We previously covered the Iwakura Mission and how it established links between Japan and the North East of England. The most prominent link was with the weaponry and naval ships provided by the Armstrong armament factory in Elswick and the connection was deemed so important that one of Japan’s top naval commanders visited the region in 1911.
Admiral Tōgō Heihachirō (東郷 平八郎) is recognised as one of Japan’s greatest naval heroes and was referred to as ‘The Nelson of the East’ by Western journalists; perhaps fostered by Togo himself who wrote in his diary (which he handily wrote in English) “I am firmly convinced that I am the re-incarnation of Horatio Nelson”.
Admiral Togo and previously spent part of his young life, 1871-78, studying in England and upon his return to Japan rose through the Naval ranks, first being promoted to Captain of his own ship then advanced through the Admiral hierarchy, then to Commander in Chief of the Combined Japanese Fleet and in 1913 was awarded the honorific title of Fleet Admiral. Admiral Togo was in charge of the Japanese fleet that destroyed the Russian Baltic fleet at the battle of Tsushima, the battle in which it was claimed that every gun (and several of the ships, including the Kashima) used by the Japanese in the battle were manufactured by Armstrong in the North East.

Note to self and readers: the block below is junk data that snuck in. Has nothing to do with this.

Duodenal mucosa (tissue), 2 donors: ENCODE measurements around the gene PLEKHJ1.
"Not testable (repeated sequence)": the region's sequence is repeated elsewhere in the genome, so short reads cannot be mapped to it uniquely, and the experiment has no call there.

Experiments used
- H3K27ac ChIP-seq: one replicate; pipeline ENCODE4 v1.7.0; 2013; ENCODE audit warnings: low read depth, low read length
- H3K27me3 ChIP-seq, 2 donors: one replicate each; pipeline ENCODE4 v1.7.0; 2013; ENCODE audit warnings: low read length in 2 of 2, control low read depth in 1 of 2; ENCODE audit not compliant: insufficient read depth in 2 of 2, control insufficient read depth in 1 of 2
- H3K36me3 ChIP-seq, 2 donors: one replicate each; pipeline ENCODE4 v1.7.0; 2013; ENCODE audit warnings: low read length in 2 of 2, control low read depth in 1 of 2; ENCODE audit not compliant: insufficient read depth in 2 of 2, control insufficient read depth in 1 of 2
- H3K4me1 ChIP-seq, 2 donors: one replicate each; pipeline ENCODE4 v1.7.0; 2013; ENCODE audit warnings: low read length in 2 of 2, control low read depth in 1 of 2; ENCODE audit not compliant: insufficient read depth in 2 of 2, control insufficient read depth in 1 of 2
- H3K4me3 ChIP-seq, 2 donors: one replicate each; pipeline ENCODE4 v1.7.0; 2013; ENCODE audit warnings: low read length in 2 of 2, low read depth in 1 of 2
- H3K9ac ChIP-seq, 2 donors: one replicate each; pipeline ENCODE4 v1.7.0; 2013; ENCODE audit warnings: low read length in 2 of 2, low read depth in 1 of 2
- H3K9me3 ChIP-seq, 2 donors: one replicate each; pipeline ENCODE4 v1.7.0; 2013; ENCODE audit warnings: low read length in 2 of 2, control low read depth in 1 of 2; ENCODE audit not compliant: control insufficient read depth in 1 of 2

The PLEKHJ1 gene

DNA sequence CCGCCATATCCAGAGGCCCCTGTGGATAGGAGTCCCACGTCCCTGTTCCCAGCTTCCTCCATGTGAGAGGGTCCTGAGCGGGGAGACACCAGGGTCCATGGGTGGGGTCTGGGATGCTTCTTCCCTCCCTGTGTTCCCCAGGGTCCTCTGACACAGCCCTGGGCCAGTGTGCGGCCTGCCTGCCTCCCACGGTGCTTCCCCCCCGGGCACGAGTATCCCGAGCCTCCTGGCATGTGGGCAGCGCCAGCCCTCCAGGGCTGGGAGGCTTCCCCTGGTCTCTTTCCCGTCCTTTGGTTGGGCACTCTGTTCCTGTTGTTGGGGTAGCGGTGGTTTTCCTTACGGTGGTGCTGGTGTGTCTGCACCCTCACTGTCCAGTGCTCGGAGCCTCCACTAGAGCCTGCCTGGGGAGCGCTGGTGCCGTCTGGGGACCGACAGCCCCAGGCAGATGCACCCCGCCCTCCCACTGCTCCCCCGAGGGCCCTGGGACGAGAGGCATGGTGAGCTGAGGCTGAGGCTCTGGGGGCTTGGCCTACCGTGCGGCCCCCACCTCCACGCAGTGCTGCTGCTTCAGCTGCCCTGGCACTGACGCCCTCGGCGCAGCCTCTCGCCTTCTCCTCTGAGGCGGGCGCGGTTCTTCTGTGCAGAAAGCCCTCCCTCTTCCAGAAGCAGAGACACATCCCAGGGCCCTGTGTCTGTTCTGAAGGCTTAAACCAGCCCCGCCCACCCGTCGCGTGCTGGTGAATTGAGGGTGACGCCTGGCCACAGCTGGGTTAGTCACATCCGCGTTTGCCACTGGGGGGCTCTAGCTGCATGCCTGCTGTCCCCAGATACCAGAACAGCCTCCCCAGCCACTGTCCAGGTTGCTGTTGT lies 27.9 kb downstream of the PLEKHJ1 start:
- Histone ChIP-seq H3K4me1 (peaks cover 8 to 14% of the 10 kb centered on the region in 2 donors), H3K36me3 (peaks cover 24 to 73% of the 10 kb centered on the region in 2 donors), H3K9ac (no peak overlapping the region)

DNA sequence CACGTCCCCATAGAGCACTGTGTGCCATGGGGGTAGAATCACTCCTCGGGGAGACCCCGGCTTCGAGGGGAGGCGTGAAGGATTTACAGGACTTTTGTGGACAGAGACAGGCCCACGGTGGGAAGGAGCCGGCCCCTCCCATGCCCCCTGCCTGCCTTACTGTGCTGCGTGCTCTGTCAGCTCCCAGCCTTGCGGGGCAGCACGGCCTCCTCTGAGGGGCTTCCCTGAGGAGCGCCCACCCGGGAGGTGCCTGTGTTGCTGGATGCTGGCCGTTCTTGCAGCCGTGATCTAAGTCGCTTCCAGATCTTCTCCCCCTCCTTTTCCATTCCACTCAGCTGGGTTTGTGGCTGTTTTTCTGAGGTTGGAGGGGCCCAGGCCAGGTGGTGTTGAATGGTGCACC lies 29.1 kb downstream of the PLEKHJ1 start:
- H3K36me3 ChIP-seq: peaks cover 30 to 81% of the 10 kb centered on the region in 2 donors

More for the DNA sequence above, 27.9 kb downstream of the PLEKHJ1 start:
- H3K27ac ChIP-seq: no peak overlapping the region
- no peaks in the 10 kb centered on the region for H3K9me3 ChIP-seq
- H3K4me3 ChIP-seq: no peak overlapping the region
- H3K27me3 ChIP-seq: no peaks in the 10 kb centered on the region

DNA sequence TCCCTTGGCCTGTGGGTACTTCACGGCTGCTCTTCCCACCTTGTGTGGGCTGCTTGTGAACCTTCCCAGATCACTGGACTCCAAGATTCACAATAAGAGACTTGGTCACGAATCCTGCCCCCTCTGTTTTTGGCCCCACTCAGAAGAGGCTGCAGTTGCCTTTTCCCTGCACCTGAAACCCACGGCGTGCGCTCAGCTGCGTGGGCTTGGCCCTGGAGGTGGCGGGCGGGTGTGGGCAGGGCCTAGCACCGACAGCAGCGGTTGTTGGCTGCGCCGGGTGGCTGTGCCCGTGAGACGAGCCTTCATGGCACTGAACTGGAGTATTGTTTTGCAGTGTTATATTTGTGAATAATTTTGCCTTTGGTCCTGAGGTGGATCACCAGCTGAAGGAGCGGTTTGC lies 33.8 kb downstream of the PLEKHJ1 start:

Although Admiral Togo himself was not present at the time, the crew of the Kashima, lead by Captain Ijicki, were hailed as ‘Togo’s Heroes’ and received an appropriate welcome in Newcastle in 1906, a year after the battle of Tsushima on a mission to thank the Shipbuilders. Culminating in the crew being the guests of honour at the Newcastle Vs Stoke football match at St. James Park (Newcastle 5 – 0 Stoke).
In 1911 Admiral Togo himself visited Newcastle to show his thanks for the building and arming of the Japanese Navy. He was met by Sir Andrew Noble who has succeeded Lord Armstrong as head of Armstrong’s Armament Works following Lord Armstrong’s Death in 1900. Noble received Togo at his home, Jesmond Dene House, now operating as a hotel and restaurant. Not much information about his stay is available but it is clear that he also visited Glasgow and Barrow, then moving on to visit the USA before returning to his native Japan, where he would be put in charge of the education of the young Emperor Hirohito.
Admiral Togo died a hero and respected around the world in 1934 aged 86. Upon his death the navies of Great Britain, America, Netherlands, China, France and Italy each sent ships to partake in a naval parade in his honour in Tokyo Bay. A large statue of the Admiral stands in Mikasa park, next to the Mikasa museum, and overlooks Tokyo Bay. Jesmond Dene House still proudly advertises the fact that the Admiral stayed at the location.